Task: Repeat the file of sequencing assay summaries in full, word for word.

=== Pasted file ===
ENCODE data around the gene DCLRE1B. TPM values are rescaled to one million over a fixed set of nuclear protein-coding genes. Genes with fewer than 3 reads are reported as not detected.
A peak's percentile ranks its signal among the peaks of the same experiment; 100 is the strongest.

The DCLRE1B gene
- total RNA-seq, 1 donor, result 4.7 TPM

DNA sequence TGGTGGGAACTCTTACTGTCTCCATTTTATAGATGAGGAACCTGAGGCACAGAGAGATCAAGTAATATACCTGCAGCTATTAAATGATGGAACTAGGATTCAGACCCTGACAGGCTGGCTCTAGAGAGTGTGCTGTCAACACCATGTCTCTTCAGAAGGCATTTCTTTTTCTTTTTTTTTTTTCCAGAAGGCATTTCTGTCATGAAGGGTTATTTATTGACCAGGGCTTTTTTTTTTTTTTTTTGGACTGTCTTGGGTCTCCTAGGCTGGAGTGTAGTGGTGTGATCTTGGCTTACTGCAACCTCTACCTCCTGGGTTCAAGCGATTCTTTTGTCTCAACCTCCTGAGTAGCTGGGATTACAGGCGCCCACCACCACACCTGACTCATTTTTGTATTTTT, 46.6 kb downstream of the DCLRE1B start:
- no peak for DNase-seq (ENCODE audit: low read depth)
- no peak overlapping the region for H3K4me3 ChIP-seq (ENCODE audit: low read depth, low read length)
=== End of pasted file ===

ENCODE data around the gene DCLRE1B. TPM values are rescaled to one million over a fixed set of nuclear protein-coding genes. Genes with fewer than 3 reads are reported as not detected.
A peak's percentile ranks its signal among the peaks of the same experiment; 100 is the strongest.

The DCLRE1B gene
- total RNA-seq, 1 donor, result 4.7 TPM

DNA sequence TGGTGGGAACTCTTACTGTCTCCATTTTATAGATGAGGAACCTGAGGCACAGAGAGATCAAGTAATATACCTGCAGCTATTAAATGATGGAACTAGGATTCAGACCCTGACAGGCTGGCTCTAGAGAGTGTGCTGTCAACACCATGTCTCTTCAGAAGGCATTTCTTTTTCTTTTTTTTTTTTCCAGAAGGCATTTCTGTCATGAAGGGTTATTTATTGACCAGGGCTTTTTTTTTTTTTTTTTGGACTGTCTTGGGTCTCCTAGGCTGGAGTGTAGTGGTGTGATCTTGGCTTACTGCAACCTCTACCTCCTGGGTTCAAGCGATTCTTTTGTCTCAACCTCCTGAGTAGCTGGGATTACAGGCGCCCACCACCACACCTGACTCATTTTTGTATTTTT, 46.6 kb downstream of the DCLRE1B start:
- no peak for DNase-seq (ENCODE audit: low read depth)
- no peak overlapping the region for H3K4me3 ChIP-seq (ENCODE audit: low read depth, low read length)